Prince Charming

Prince Charming

Screenwriter Doug Palau (The Agency, ER) and director Allan Arkush (Bull, The Temptations) have pulled a rabbit out of a hat with Prince Charming, a sweet and droll spoof of the old fairy tale. The concept alone is enough to engender anticipatory dread, but some clever writing and CGI along with a sterling cast overcome any initial qualms and, indeed, they’ve come up with a fluffy, but irresistible divertissement.

The prince, John (Sean Maguire, suitably toothsome), is initially encountered in the medieval kingdom of Anwyn where his apparently boundless id expresses itself on every passing wench. His misbehavior gets him in trouble with his incipient father-in-law, the king of a neighboring country, and both he and his loyal indentured servant (and failed wizard), Rodney (Martin Short), are "frogged"–sentenced to be turned into warty amphibians forever. Only the kiss and troth of a maiden can convert them back to human form.

So far, aside from heaving bosoms, things have not strayed very far from the Disneyesque. Now the leap of imagination–Prince John and Rodney find themselves (as extremely well-executed CGI frogs) in modern day New York City. In Central Park, they encounter an actress, Margo (Bernadette Peters), in the midst of an argument with her philandering Irish lover, Hamish (Billy Connolly). Margo delivers the kiss to Frog John that converts him (and Rodney) back to human form, but it will only last if John can convince Margo to marry him by the next full moon.

Margo is the star of a theater group performing in the parkand John quickly lands a role in Romeo and Juliet, all this allowing for some amusing byplay with the genuine Elizabethan prince playing in a Shakespearean drama. For Rodney, romance buds with the wardrobe mistress, Serena (Andrea Martin). Then John falls, not for Margo, but for Kate (Christina Applegate), a hansom cab driver, which provides further complications in overcoming the curse and bringing the entire affair to the required happy ending.

That’s the somewhat outlandish premise, butall disbelief is suspended early on. It is, after all, a fairy tale. What makes it fun are some genuine characterizations, fleshed out by skillful performances. Peters (Let It Snow, Sunday In The Park With George) is in her comedic element as the egotistical 40ish star, worrying about her age and the competition of an ingenue. Maguire (Waterland) stays consistently within the role of the randy and romantic prince, playing especially well on the contrasts between the medieval and the modern, and delivering his flowery prose with panache. Short (Father Of The Bride, Jungle 2 Jungle) and Martin (Hedwig And The Angry Inch, My Big FatGreek Wedding) find delightful chemistry between them as well as appropriate comical skills. Applegate (The Sweetest Thing, View From The Top) plays it charmingly straight as the one who wins John’s heart.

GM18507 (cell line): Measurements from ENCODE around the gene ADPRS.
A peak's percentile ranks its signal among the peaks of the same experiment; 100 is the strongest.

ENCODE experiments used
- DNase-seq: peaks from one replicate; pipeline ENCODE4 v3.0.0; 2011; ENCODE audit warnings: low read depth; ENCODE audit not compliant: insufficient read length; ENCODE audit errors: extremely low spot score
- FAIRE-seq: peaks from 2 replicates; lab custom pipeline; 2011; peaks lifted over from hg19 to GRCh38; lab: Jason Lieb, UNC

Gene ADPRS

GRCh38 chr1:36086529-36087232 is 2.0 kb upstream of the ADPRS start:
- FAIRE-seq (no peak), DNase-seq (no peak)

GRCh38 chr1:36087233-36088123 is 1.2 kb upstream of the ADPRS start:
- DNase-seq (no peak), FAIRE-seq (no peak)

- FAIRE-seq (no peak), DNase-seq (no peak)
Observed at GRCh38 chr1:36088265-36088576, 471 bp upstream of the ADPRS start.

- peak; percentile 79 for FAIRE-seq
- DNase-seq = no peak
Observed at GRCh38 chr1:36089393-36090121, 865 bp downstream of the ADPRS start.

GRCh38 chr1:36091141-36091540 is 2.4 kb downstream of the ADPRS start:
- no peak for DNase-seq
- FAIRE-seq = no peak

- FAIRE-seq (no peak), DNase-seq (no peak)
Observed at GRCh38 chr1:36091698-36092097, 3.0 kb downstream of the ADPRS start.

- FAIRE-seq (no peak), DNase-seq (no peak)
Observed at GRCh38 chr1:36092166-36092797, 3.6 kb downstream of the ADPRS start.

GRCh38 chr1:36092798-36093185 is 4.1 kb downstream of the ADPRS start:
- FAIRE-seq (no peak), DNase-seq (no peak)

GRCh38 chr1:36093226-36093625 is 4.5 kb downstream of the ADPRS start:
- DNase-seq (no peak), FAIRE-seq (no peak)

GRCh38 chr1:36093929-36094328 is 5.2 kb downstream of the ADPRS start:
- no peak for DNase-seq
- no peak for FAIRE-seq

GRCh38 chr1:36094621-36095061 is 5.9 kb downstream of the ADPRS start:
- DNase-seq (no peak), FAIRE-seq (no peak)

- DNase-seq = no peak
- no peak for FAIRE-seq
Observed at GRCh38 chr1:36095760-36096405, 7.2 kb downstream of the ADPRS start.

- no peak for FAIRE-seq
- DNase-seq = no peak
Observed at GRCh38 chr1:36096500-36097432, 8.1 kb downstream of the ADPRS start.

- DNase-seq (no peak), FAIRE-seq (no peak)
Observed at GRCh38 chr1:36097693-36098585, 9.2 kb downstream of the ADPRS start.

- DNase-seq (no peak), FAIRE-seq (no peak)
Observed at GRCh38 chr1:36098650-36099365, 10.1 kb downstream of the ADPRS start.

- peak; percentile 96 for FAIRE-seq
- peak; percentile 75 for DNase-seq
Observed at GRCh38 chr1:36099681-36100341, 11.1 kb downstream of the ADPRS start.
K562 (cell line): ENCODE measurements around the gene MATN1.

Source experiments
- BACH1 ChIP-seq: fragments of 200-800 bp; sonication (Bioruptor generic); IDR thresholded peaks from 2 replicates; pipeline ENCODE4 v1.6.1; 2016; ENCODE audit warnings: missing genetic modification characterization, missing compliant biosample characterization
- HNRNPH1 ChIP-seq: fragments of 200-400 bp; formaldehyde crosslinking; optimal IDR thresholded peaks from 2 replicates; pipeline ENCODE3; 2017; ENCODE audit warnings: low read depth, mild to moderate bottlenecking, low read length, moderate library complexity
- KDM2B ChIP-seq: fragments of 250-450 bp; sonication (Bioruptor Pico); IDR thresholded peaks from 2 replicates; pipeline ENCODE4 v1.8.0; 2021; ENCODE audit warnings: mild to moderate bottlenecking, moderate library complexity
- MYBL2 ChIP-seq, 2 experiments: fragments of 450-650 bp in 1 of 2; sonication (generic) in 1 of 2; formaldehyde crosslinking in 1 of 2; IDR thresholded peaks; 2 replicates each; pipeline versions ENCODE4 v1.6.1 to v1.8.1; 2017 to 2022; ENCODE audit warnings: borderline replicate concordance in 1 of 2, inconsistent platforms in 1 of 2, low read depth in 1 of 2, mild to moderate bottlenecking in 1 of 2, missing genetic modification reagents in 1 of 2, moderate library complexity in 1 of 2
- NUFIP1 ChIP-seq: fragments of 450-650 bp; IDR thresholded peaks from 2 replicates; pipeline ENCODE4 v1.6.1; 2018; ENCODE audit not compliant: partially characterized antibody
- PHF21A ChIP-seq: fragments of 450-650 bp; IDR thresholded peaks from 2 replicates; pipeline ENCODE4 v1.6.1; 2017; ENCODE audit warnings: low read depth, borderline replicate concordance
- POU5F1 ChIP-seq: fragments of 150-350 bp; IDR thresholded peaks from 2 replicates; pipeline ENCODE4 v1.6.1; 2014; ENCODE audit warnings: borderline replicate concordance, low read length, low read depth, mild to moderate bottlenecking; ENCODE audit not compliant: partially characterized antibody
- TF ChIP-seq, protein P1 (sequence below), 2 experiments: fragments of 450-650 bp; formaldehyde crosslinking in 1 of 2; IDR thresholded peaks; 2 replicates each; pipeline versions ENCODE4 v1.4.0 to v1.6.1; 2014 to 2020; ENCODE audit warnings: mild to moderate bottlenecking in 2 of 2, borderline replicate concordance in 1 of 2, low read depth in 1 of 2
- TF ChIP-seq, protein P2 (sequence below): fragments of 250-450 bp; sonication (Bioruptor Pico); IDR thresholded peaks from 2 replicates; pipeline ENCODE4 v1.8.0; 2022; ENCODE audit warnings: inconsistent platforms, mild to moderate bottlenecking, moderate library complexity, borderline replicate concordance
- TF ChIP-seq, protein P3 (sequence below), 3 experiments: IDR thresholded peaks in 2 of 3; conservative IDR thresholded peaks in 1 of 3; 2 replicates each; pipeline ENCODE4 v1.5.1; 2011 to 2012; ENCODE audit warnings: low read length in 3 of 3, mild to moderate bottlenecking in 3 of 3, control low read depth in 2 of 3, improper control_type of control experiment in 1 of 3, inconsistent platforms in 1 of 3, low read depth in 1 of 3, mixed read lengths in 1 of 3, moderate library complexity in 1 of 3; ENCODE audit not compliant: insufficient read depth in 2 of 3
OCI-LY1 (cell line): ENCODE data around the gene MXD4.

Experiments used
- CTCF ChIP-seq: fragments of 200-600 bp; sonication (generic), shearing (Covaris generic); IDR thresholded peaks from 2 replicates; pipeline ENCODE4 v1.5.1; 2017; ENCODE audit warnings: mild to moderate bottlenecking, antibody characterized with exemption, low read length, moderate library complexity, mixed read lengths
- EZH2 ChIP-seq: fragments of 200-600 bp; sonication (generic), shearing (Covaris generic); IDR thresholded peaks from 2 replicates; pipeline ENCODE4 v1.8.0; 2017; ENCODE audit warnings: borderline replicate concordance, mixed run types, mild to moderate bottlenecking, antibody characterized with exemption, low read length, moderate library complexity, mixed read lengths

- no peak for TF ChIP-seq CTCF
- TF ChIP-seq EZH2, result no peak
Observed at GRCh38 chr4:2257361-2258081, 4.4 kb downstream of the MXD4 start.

Small touches add to the fun throughout the film, such as the shopping expedition to get modern clothes for John at an Old Navy sort of store, rock music playing, and a headset-wearing salesgirl picking out the coolest current attire. Elizabethan table manners don’t sit well in a contemporary restaurant, nor does Elizabethan boiled beef do a lot for Margo’s appetite in another scene.

Together, the writing and the direction of Prince Charming balance the silliness and the romance so that each reinforces the other, resulting in a frothy frappe of summer entertainment.

Arthur Lazere

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San Francisco, CA
Mr. Lazere founded culturevulture.net in 1998 and worked tirelessly to promote its potential as a means for communicating a distinctly personal yet wide-ranging selection of arts reviews. Under his leadership, the site grew in esteem as well as in “circulation", and is well-regarded nationally and internationally as a source for up-to-date, well-written criticism. Arthur passed away on September 30, 2006.